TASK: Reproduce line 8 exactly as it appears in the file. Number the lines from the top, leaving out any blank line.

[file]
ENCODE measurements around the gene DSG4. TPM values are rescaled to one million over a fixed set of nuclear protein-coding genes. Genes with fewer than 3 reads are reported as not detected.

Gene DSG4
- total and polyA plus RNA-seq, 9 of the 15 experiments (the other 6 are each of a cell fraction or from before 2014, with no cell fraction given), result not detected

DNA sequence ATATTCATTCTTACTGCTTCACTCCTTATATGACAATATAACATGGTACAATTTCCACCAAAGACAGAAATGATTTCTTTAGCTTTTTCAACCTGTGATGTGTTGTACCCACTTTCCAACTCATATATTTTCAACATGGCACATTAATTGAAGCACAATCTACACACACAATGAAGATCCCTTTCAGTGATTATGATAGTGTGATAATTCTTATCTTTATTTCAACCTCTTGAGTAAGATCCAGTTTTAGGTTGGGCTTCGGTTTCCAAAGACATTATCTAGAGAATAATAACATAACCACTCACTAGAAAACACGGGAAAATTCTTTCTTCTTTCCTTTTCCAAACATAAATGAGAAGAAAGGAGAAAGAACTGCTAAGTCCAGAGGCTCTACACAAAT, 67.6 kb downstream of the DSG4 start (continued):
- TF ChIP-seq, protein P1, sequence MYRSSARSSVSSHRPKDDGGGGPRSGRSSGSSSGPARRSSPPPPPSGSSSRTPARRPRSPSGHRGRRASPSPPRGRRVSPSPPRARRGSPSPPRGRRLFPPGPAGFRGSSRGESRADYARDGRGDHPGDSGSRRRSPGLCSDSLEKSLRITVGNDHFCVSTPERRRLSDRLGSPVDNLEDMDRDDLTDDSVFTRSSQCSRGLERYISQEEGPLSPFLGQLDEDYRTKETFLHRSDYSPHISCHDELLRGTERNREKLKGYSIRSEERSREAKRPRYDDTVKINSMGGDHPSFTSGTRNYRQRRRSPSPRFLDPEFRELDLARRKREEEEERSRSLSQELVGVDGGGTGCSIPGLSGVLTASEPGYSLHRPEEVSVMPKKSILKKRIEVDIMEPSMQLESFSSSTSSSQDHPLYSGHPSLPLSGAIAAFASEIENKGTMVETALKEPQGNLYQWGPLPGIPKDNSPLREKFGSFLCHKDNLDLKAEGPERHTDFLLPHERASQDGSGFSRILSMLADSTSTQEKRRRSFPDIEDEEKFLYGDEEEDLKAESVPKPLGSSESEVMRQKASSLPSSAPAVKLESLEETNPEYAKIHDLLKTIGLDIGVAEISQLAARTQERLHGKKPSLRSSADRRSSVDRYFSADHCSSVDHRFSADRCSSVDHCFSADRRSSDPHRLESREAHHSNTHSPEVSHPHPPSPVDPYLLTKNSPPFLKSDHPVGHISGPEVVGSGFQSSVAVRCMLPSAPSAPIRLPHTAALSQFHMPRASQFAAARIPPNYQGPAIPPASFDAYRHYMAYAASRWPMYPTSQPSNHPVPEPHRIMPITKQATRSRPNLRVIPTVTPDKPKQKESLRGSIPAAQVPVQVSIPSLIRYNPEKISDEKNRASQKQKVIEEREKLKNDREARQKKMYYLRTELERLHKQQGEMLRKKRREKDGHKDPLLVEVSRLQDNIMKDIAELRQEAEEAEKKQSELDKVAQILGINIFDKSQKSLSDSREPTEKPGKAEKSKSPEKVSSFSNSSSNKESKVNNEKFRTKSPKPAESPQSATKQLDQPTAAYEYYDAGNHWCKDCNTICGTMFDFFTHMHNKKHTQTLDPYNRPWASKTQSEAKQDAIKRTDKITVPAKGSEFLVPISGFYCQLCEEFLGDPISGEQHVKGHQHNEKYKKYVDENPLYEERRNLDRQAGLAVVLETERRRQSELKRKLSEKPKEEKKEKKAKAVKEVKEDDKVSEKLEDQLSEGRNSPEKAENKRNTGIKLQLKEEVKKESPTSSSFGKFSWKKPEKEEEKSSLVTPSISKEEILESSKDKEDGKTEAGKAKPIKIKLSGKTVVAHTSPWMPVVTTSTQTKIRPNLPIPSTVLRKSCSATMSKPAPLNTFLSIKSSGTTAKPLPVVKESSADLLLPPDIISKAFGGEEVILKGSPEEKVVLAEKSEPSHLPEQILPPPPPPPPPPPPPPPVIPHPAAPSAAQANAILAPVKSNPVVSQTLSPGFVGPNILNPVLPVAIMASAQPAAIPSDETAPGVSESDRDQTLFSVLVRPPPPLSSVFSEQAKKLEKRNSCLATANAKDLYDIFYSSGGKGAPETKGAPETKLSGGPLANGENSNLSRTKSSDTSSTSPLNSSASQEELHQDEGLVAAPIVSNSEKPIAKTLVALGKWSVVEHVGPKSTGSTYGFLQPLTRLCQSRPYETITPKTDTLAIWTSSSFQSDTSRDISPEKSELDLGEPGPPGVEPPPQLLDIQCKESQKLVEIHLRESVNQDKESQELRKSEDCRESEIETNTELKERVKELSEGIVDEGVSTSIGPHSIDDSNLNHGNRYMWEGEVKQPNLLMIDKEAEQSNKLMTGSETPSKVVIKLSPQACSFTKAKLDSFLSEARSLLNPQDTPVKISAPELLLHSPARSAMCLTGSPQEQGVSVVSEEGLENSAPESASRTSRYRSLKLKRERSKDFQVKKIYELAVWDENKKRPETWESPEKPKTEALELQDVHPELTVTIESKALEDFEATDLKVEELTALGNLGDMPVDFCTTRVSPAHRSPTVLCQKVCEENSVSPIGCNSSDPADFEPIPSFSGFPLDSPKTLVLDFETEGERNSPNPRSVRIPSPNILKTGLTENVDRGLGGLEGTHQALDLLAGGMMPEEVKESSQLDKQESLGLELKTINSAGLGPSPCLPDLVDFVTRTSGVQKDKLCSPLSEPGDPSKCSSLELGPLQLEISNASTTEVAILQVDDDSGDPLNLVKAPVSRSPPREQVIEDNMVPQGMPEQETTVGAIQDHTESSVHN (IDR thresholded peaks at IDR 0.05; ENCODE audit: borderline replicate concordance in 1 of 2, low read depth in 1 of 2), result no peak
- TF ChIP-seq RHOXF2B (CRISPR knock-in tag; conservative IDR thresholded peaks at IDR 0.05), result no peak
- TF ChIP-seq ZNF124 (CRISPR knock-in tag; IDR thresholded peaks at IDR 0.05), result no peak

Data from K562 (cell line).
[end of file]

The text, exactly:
Data from K562 (cell line).